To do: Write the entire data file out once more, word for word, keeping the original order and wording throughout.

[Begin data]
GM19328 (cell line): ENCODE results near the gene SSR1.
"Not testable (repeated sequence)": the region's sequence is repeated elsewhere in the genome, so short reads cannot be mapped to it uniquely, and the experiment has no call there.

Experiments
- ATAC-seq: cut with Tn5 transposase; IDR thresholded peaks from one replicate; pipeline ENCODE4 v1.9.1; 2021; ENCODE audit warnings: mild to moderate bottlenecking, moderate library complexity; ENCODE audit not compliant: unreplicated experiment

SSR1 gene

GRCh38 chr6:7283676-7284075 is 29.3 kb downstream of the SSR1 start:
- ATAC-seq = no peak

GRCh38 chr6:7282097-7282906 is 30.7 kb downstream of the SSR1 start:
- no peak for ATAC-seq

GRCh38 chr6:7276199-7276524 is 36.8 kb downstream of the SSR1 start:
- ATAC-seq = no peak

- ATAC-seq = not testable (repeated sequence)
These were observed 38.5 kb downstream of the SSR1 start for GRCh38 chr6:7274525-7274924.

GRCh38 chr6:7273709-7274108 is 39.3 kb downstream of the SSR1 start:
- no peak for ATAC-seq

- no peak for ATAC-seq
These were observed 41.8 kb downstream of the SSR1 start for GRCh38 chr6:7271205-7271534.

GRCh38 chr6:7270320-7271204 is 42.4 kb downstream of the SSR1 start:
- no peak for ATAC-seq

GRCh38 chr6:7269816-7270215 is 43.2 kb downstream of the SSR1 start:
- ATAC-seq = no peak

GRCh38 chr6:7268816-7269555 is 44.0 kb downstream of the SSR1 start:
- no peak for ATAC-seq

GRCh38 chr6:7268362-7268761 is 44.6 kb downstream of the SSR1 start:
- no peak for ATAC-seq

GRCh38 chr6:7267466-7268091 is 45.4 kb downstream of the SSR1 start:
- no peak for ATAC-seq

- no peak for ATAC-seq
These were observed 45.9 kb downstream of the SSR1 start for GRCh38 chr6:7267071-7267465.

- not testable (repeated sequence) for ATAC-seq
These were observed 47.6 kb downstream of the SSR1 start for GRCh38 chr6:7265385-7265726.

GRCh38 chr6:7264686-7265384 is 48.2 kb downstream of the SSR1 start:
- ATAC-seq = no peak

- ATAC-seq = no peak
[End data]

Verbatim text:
GM19328 (cell line): ENCODE results near the gene SSR1.
"Not testable (repeated sequence)": the region's sequence is repeated elsewhere in the genome, so short reads cannot be mapped to it uniquely, and the experiment has no call there.

Experiments
- ATAC-seq: cut with Tn5 transposase; IDR thresholded peaks from one replicate; pipeline ENCODE4 v1.9.1; 2021; ENCODE audit warnings: mild to moderate bottlenecking, moderate library complexity; ENCODE audit not compliant: unreplicated experiment

SSR1 gene

GRCh38 chr6:7283676-7284075 is 29.3 kb downstream of the SSR1 start:
- ATAC-seq = no peak

GRCh38 chr6:7282097-7282906 is 30.7 kb downstream of the SSR1 start:
- no peak for ATAC-seq

GRCh38 chr6:7276199-7276524 is 36.8 kb downstream of the SSR1 start:
- ATAC-seq = no peak

- ATAC-seq = not testable (repeated sequence)
These were observed 38.5 kb downstream of the SSR1 start for GRCh38 chr6:7274525-7274924.

GRCh38 chr6:7273709-7274108 is 39.3 kb downstream of the SSR1 start:
- no peak for ATAC-seq

- no peak for ATAC-seq
These were observed 41.8 kb downstream of the SSR1 start for GRCh38 chr6:7271205-7271534.

GRCh38 chr6:7270320-7271204 is 42.4 kb downstream of the SSR1 start:
- no peak for ATAC-seq

GRCh38 chr6:7269816-7270215 is 43.2 kb downstream of the SSR1 start:
- ATAC-seq = no peak

GRCh38 chr6:7268816-7269555 is 44.0 kb downstream of the SSR1 start:
- no peak for ATAC-seq

GRCh38 chr6:7268362-7268761 is 44.6 kb downstream of the SSR1 start:
- no peak for ATAC-seq

GRCh38 chr6:7267466-7268091 is 45.4 kb downstream of the SSR1 start:
- no peak for ATAC-seq

- no peak for ATAC-seq
These were observed 45.9 kb downstream of the SSR1 start for GRCh38 chr6:7267071-7267465.

- not testable (repeated sequence) for ATAC-seq
These were observed 47.6 kb downstream of the SSR1 start for GRCh38 chr6:7265385-7265726.

GRCh38 chr6:7264686-7265384 is 48.2 kb downstream of the SSR1 start:
- ATAC-seq = no peak

- ATAC-seq = no peak